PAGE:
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Henry Awards

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Many cities have begun giving out their own equivalent of the Tonys, according to a recent article in the New York Times, and Denver is no exception. Our Henry Awards (click here for a list of nominees) are named for Henry Lowenstein, who for years staged plays at the old Bonfils Theater (later named the Lowenstein, and later still closed down despite passionate protests) that got people talking, brought in actors from all over the city, and were way ahead of their time.

So just what do the Henrys mean? How valid are our choices? How much do the awards help the artists who get them, or hurt those who feel unfairly slighted? Do they create a buzz in the theater community that spills over to the city in general, creating bigger and better informed audiences?

The process of selection has been refined and professionalized over the last few years, but as eight local critics assembled on Sunday to iron out inconsistencies in the ballots we’d already filled in, old issues remained -- issues faced by every awards committee around the country. Were certain roles leads or supporting? How do you define “outstanding ensemble”? What makes a performance excellent? Can you always distinguish the work of the actor from the work of the director? Although we’d all seen dozens and dozens of plays over the past year, none of us had seen every eligible production. That meant that some worthy contenders weren’t seriously considered; and theaters attended by the highest number of judges obviously stood the best chance of getting nominations.

The Denver Center Theatre Company, despite the fact that it has far greater resources than anyone else in town, gets judged right alongside much smaller theaters. The fact that they don’t scoop up the lion’s share of the awards every year is testimony to either the strength of the little guys, or the weakness of some of the DCTC’s productions. From my perspective, a lackluster and far-too-safe beginning of the year came close to being redeemed by the DCTC’s final offerings: Proof, Lydia and The Merry Wives of Windsor.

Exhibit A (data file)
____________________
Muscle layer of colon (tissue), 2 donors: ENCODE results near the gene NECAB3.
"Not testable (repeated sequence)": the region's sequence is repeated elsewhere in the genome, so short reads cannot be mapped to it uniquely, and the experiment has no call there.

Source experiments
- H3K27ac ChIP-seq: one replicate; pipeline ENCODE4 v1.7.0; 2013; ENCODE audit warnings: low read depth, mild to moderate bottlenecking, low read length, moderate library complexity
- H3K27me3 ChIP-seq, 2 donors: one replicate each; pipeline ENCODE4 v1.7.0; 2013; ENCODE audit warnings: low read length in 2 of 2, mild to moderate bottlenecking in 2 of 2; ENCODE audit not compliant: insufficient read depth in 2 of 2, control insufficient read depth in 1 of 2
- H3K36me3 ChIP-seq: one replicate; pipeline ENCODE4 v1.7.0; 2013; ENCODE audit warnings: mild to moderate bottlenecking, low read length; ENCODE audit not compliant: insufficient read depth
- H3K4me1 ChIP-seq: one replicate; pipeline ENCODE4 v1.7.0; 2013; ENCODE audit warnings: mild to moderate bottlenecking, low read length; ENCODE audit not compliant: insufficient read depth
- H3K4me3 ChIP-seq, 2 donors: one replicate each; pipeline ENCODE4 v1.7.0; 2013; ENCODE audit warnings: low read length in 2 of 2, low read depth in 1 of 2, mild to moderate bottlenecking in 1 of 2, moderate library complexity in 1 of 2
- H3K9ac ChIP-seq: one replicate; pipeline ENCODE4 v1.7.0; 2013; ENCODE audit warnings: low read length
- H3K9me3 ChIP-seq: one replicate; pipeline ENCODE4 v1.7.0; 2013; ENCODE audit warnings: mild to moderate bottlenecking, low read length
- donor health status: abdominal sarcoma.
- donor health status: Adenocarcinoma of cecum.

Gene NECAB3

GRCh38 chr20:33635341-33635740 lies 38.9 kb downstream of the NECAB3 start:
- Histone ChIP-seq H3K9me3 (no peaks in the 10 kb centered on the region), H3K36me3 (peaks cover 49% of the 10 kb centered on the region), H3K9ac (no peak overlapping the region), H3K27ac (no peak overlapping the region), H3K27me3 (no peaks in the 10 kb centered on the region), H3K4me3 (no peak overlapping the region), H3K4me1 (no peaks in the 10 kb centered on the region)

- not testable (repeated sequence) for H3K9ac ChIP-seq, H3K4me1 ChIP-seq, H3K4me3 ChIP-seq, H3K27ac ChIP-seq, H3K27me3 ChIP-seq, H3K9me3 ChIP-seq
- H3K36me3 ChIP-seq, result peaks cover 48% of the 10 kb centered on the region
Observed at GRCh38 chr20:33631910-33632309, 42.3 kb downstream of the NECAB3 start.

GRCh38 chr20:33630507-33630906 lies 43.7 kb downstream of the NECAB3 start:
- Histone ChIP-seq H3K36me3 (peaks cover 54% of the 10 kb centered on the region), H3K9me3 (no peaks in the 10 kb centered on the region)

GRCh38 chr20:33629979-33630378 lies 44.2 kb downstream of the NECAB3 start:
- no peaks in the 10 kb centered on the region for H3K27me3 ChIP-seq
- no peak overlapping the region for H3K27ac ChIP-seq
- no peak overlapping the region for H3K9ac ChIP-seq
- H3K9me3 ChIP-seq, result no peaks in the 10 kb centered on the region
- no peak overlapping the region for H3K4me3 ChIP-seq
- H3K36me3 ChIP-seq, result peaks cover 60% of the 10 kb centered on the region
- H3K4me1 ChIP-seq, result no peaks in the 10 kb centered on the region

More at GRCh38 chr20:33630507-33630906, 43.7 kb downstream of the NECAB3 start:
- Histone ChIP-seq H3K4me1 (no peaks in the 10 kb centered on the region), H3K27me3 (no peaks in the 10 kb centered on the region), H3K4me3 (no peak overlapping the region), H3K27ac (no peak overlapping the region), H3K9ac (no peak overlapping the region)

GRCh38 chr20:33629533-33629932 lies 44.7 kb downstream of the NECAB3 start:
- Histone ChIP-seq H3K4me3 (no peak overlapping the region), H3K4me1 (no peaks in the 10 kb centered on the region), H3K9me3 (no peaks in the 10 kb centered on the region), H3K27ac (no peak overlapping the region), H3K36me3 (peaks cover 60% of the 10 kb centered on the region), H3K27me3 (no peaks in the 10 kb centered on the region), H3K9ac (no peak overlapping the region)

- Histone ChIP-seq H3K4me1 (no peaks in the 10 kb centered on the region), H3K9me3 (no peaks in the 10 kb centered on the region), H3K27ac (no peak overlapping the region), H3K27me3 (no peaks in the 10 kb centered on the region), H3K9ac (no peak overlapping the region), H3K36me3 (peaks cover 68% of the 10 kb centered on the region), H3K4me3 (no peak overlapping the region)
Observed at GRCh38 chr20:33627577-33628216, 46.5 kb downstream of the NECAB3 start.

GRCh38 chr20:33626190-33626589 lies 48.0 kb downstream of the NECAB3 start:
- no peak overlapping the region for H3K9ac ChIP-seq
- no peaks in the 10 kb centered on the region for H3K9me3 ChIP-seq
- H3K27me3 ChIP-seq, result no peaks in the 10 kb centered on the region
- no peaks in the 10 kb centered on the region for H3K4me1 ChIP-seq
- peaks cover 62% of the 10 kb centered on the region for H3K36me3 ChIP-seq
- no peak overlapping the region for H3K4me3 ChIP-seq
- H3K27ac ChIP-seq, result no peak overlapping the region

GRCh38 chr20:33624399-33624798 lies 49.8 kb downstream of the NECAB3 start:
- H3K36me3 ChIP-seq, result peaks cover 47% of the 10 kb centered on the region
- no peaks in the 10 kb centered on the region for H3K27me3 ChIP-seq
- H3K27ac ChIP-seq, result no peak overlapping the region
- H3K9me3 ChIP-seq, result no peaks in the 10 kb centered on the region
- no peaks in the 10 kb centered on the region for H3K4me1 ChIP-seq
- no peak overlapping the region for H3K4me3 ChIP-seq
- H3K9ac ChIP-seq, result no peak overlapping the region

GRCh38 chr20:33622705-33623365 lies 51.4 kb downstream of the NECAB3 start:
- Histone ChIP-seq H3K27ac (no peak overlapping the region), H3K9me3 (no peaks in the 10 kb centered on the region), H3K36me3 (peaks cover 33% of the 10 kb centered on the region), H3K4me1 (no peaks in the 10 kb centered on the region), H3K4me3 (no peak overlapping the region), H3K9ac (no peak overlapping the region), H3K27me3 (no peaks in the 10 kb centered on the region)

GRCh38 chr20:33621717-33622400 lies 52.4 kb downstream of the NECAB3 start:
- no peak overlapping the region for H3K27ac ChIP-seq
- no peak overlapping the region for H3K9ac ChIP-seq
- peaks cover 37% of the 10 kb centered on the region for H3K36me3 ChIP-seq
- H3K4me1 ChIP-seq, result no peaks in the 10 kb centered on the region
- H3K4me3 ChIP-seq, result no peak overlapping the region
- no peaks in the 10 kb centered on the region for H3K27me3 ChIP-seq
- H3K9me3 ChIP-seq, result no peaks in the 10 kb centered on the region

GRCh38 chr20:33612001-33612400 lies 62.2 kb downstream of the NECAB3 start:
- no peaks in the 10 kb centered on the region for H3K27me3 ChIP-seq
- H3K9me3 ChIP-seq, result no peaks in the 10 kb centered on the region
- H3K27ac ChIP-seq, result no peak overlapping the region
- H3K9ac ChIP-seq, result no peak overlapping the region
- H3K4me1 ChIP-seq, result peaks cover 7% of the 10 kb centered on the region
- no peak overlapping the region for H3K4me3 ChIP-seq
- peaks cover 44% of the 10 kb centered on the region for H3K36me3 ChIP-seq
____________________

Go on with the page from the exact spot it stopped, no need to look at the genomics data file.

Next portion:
But that’s my opinion -- and my opinion isn’t the deciding factor for the Henrys, nor is the individual opinion of any of the other critics. What do you do when the voting process throws up a nomination you dislike, or when an actor, director,or playwright you champion is slighted? We critics are all egomaniancs -- all right, I won’t speak for the others, but I know I am. We’re used to uttering judgment uncontradicted from the lofty heights of our critic’s perch, and here we all were, signing off on slates of nominees arrived at through a group process. Did we laugh about this and tease each other? Yes, we did. Did we secretly grind our teeth? Once again, I’ll speak for myself. Yup.

But there’s integrity to the process. And though we didn’t discuss specific nominees or attempt to influence each other, there we all were, sitting together, passionately talking theater and hoping our efforts are helping make Denver’s theater scene stronger, more visible, and more vital.

The list of Henry nominees is attached; the winners will be announced at an awards ceremony July 7 at the Littleton Town Hall Arts Center. – Juliet Wittman

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